A Final Thought

Fill, Don't Close, Underused Schools.

Last month, I wrote about the misconception that a small school must be closed because it cannot operate a full program without a large number of students. That is simply not true, and using that as the “educational reason” to close a small school is being dishonest.

But there may be a legitimate financial reason to close an underutilized school. If you have a school that was designed for 600 students and now serves 300 or fewer children, can you afford to keep it open? The cost of running and maintaining the physical building, and the effect on the overall school budget must be considered.

That raises two questions in my mind. How much do you really save when you close a school and move its students, and what do you do with the empty building? It could be boarded up and allowed to deteriorate but this is not an option that should be seriously considered. At the very least, the building will have to be heated, kept in good running order and protected from vandalism by regular visits and patrols. Closing a school will cut some of the operating costs, but certainly not all.

Another temptation is to sell the property. I have worked in several districts that sold off school buildings when population declined only to find that there were no suitable sites for new schools when student population started to rise again. Property, particularly in urban or settled suburban areas, is a valuable commodity and should not be surrendered in an effort to save a few immediate dollars.

Is there another option? I think there is. Closing a school is a wrench not just to the children and their parents, but to the community. Students, parents and community would be better served if the school could be kept open and the building used to house not just students, but also other needed services. Instead of possibly destroying a community by taking away its school, the community is enhanced by maintaining its school and adding other compatible services.

What kinds of services? I have visited elementary schools that play host to, or share a site with a senior center. It works out very well. The seniors occupy a few of the empty classrooms and also have the opportunity to use the school’s kitchen, cafeteria, gym, art and music rooms and the library. The result is a community building serving both youngsters and oldsters and affording each the space and facilities they need. It takes a little scheduling effort to keep everyone in their place, but once that is done it’s a win/win for everyone involved.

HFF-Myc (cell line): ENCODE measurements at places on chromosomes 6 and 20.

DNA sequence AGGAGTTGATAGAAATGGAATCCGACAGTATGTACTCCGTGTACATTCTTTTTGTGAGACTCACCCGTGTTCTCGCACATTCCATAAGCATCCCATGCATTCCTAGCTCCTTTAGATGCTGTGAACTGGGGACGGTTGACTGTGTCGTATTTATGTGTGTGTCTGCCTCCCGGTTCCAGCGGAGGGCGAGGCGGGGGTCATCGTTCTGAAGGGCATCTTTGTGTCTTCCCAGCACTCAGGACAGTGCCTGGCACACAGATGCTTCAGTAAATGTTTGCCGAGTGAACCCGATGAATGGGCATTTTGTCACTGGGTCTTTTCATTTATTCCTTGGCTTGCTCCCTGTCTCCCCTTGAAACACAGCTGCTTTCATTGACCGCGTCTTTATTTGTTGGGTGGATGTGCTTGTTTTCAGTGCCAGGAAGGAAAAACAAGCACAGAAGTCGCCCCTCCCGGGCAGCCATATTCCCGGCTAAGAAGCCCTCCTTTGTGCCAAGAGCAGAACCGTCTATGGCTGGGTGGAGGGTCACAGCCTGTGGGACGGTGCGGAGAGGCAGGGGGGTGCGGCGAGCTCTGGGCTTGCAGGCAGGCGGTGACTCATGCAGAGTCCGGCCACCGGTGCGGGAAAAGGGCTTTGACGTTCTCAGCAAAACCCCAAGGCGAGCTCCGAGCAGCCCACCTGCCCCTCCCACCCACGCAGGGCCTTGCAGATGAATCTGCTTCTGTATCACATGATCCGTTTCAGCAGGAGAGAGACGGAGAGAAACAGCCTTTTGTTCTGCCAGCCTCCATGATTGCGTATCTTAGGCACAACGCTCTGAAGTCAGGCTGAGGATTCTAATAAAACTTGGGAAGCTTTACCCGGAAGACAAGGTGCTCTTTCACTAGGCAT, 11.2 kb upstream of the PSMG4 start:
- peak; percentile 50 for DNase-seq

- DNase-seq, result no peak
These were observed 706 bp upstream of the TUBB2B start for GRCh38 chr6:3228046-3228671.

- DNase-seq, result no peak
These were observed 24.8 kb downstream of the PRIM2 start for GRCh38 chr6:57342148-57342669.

There are even some unexpected bonuses. In one school, the seniors volunteered to keep the school library open and to check books in and out when a librarian was not available. In another, seniors volunteered to read to the younger children, and some, who were interested, were invited to serve as foster grandparents to needy children.

Here’s another possibility. Recently, I have noticed signs advertising the opening of “drop-in” medical centers usually sponsored by a local hospital. The idea is to provide a convenient place where a person can go for treatment of an injury, an allergic reaction, a severe cold or what have you without going to a hospital. It’s faster and less expensive both for the individual and for the healthcare system.

Why not invite one of these centers to open in your underutilized school building? It would help defray the costs of keeping the school open and could reduce some operating costs by serving as the school’s healthcare center, carrying out routine tests and treatment now the responsibility of a school nurse.

Does your district provide pre-kindergarten or other early education programs? If it does not, there is likely to be increasing pressure to get such a program underway. One possible means to do that — invite a private pre-school to take space in your underutilized school. Having a private pre-school program is not the same as having the district operate one, but it gets a needed program started without taxpayer funds. The district might opt to subsidize the tuition for parents who cannot afford it, since there is significant evidence that children who attend pre-school programs do better when they enter “real school.” Any subsidy would be more than made up by the reduction of the number of children needing supplementary programs in elementary school.

The point is this: If you have an underutilized school, rather than rushing to close it, look for ways to fill some of the space with programs that will benefit the community and, at the same time, keep the school operating for its children and parents.

This article originally appeared in the issue of .

About the Author

Paul Abramson is education industry analyst for SP&M and president of Stanton Leggett & Associates, an educational facilities consulting firm based in Mamaroneck, N.Y. He was named CEPFI’s 2008 "Planner of the Year."

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